I've been reading Bertand Russell's autobiography these past few weeks.
I've yet to read most of Russell's work, but I'm familiar with what he stood for and produced during his lifetime.
I remember that what first hit me as terribly interesting, so much so that I had to read the book in only a couple of sittings, was having read his essay "Why I am not a Christian".
The essay's tone is witty in all the right parts - which was something that made it easy to digest. Instead of the work being sermon-like, or worse, an insulting exposé by an Atheist, it was a calmly well-argumented take by someone who simply, for reasons very aptly laid out, did not agree with Christianity.
This written work made me feel like I'd been part of a profound conversation with an open mind. One that made it O.K. for me, at that time a teenager, to agree (at least partly) with someone else's relaxed and contrary opinion on a very serious issue.
Since that first encounter with Russell, I've perused with relative frequency, his page on the Stanford Encyclopedia of Philosophy. There's a great big summary of his work and doings throughout his life, much that I've become interested in.
I've highlighted some interesting passages and key sentences I consider relevant from Russell's autobiography.
From "Prologue - What I have Lived for":
"Three passions, simple but overwhelmingly strong, have governed my life: the longing for live, the search for knowledge, and unbearable pity for the suffering of mankind."
From "Chapter 1 - Childhood":
"I think periods of browsing during which no occupation is imposed from without are important in youth because they give time for the formation of these apparently fugitive but really vital impressions."
Regarding his grandmother's death:
"...As I have grown older, I have realised more and more the importance she had in moulding my outlook on life. Hear fearlessness, her public spirit, her contempt for convention, and indifference to the opinion of the majority have always seemed good to me and have impressed themselves upon me as worthy of imitation.
She gave me a Bible with her favourite texts written on the fly-leaf. Among these was 'Thou shalt not follow a multitude to do evil'. Her emphasis upon this text led me in later life to be not afraid of belonging to small minorities."
On a memory of his Uncle William:
"I have a very painful recollection: he came to Pembroke Lodge one June evening at the end of day of continual sunshine, every moment of which I had enjoyed. When it became time for me to say good-night, he gravely informed me that the human capacity for enjoyment decreases with the years and that I should never again enjoy a summer's day as much as the one that was now ending. I burst into floods of tears and continued to weep long after I was in bed. Subsequent experience has shown me that his remark was as untrue as it was cruel."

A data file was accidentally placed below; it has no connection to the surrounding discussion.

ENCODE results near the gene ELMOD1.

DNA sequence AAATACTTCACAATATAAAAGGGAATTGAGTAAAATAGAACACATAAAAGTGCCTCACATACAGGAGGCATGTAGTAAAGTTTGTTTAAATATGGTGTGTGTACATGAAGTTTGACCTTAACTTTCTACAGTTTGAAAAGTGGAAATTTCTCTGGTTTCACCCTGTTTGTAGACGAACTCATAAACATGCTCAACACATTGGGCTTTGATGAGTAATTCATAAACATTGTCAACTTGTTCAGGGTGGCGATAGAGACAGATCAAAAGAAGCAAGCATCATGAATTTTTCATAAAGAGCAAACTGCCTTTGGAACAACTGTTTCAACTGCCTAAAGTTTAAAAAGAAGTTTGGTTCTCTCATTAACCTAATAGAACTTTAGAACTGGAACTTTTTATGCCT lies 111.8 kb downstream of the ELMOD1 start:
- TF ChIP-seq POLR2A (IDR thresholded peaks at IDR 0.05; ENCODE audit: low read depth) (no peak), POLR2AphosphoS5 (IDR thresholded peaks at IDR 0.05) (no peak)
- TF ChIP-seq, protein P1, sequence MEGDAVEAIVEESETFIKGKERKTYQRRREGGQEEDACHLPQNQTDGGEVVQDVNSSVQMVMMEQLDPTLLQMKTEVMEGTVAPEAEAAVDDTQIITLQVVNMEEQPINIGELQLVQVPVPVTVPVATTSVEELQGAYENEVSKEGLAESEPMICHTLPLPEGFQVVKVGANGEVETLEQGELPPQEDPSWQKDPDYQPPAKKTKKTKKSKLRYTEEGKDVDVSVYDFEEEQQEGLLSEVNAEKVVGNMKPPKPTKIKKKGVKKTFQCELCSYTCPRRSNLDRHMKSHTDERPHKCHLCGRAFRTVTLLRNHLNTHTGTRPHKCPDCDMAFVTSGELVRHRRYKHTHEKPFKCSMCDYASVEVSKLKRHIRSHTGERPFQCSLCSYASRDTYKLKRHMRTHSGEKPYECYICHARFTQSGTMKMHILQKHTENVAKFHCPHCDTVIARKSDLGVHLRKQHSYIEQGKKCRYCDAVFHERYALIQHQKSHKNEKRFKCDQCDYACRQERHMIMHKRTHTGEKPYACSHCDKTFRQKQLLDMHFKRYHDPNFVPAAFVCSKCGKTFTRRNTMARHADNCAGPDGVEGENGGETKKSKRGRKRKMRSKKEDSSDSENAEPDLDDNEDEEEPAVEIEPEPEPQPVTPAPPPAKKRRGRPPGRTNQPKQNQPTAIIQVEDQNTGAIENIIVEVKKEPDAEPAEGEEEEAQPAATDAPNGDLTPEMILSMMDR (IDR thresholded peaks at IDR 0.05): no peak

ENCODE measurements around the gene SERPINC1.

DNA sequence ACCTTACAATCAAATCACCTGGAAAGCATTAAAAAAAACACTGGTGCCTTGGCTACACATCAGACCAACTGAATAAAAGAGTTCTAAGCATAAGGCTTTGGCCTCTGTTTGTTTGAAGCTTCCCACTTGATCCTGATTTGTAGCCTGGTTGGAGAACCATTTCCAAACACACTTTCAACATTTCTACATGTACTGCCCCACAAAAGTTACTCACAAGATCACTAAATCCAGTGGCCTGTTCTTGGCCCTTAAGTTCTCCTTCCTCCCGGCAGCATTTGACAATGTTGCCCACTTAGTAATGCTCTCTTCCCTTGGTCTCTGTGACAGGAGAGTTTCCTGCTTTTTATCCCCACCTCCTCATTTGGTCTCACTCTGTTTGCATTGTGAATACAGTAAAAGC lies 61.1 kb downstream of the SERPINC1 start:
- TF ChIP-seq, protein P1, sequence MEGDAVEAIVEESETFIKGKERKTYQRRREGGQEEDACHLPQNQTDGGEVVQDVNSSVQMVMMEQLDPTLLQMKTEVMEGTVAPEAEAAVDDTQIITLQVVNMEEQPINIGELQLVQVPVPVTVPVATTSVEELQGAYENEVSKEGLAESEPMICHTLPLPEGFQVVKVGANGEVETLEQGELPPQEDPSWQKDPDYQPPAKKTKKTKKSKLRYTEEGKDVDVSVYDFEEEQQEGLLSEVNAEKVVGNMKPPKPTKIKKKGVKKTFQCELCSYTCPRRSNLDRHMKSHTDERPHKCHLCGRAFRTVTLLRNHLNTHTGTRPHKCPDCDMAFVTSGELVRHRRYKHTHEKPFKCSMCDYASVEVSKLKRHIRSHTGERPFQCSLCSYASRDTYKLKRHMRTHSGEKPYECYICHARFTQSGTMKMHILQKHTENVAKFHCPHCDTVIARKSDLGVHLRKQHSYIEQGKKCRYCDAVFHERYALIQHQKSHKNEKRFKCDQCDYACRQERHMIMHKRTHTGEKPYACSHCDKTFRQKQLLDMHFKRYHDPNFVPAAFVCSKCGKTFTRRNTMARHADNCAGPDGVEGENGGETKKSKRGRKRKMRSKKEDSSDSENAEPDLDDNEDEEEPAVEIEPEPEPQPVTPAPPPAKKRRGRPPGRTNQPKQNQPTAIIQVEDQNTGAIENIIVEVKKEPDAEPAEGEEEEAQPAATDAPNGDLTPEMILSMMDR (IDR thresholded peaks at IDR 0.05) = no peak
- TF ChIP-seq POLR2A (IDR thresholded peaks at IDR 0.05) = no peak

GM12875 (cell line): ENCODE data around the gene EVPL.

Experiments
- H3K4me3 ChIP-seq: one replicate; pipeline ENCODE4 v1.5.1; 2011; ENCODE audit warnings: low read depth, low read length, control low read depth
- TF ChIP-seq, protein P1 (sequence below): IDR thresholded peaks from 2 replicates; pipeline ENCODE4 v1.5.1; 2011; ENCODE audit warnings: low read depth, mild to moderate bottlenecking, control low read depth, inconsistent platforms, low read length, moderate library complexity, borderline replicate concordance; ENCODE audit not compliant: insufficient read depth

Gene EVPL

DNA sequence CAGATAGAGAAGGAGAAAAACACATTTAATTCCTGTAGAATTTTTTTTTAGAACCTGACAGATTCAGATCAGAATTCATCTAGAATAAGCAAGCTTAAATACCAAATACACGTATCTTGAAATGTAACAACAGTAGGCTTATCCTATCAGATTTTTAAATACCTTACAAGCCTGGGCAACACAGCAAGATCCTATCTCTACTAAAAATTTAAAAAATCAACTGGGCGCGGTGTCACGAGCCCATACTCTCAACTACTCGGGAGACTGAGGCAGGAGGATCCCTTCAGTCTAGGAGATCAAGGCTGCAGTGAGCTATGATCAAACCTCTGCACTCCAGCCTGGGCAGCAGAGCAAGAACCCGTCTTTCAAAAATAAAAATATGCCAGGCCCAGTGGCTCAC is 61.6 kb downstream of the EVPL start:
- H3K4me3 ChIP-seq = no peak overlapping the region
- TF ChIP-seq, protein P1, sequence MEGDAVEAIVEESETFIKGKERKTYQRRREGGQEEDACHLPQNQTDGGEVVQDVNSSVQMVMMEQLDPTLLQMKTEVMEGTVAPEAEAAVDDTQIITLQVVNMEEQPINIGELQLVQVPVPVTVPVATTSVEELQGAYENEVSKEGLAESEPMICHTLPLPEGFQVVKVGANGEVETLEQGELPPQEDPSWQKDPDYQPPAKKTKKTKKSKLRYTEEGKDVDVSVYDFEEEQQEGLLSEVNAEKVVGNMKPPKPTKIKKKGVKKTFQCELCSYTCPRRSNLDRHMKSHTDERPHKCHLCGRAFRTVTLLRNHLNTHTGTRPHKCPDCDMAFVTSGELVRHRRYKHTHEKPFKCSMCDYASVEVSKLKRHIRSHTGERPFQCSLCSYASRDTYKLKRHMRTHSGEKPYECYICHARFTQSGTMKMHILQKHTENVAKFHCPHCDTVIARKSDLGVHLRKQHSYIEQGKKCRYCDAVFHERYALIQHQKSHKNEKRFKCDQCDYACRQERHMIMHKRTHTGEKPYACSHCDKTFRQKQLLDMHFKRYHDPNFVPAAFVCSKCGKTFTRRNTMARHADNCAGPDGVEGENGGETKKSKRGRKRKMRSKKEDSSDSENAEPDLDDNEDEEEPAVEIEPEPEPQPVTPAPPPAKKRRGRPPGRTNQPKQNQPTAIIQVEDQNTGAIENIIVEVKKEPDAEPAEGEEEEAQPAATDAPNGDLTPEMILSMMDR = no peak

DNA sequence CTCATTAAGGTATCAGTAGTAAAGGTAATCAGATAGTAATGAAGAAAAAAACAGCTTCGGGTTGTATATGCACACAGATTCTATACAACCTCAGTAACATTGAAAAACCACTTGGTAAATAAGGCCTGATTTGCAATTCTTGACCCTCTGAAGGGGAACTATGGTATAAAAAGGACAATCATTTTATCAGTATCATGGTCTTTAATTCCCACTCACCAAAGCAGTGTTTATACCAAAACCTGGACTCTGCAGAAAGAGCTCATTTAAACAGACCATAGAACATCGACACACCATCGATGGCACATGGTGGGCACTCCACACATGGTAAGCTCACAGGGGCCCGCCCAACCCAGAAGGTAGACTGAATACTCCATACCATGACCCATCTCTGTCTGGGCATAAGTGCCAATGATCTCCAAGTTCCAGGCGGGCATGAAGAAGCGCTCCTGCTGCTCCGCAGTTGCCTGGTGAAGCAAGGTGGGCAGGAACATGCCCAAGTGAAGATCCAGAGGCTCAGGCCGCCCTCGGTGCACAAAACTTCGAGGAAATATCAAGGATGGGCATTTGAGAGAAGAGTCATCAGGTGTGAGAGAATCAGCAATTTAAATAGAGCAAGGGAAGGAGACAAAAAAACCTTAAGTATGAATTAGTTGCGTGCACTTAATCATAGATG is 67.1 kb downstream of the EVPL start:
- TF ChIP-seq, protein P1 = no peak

"Nature and books and (later) mathematics saved me from complete despondency."
"...the art of concealing her emotions..."
"...as she had a caustic tongue..."
"As I have grown older, however, my feelings have changed. I owe to the Russells shyness, sensitiveness, and metaphysics; to the Stanleys vigour, good health, and good spirits. On the whole. the latter seems a better inheritance than the former."
"As soon as I realised I was intelligent, I determined to achieve something of intellectual importance if it should be at all possible, and throughout my youth I let nothing whatever stand in the way of this ambition."
From "Chapter 2 - Adolescence"
"It became second nature to me to think that whatever I was doing had better be kept to myself, and I have never quite overcome the impulse to concealment which was thus generated.
I still have an impulse to hide what I am reading when anybody comes into the room, and to hold my tongue generally as to where I have been, and what I have done. It is only by a certain effort of will that I can overcome this impulse, which was generated by the years during which I had to find my way among a set of foolish prohibitions."
"I was told that all introspection is morbid, so that I regarded this interest in my own thoughts and feelings as another proof of mental aberration.
After two or three years of introspection, however, I suddenly realised that, as it is the only method of obtaining a great deal of important knowledge, it ought not to be condemned as morbid. This relieved my feelings on this point."
On repudiating arguments in favour of religion:
"For I took the view then, which I have taken ever since, that a theological proposition should not be accepted unless there is the same kind of evidence for it that would be required for a proposition in science."
"It appeared to me obvious that the happiness of mankind should be the aim of all action, and I discovered to my surprise that there were those who thought otherwise."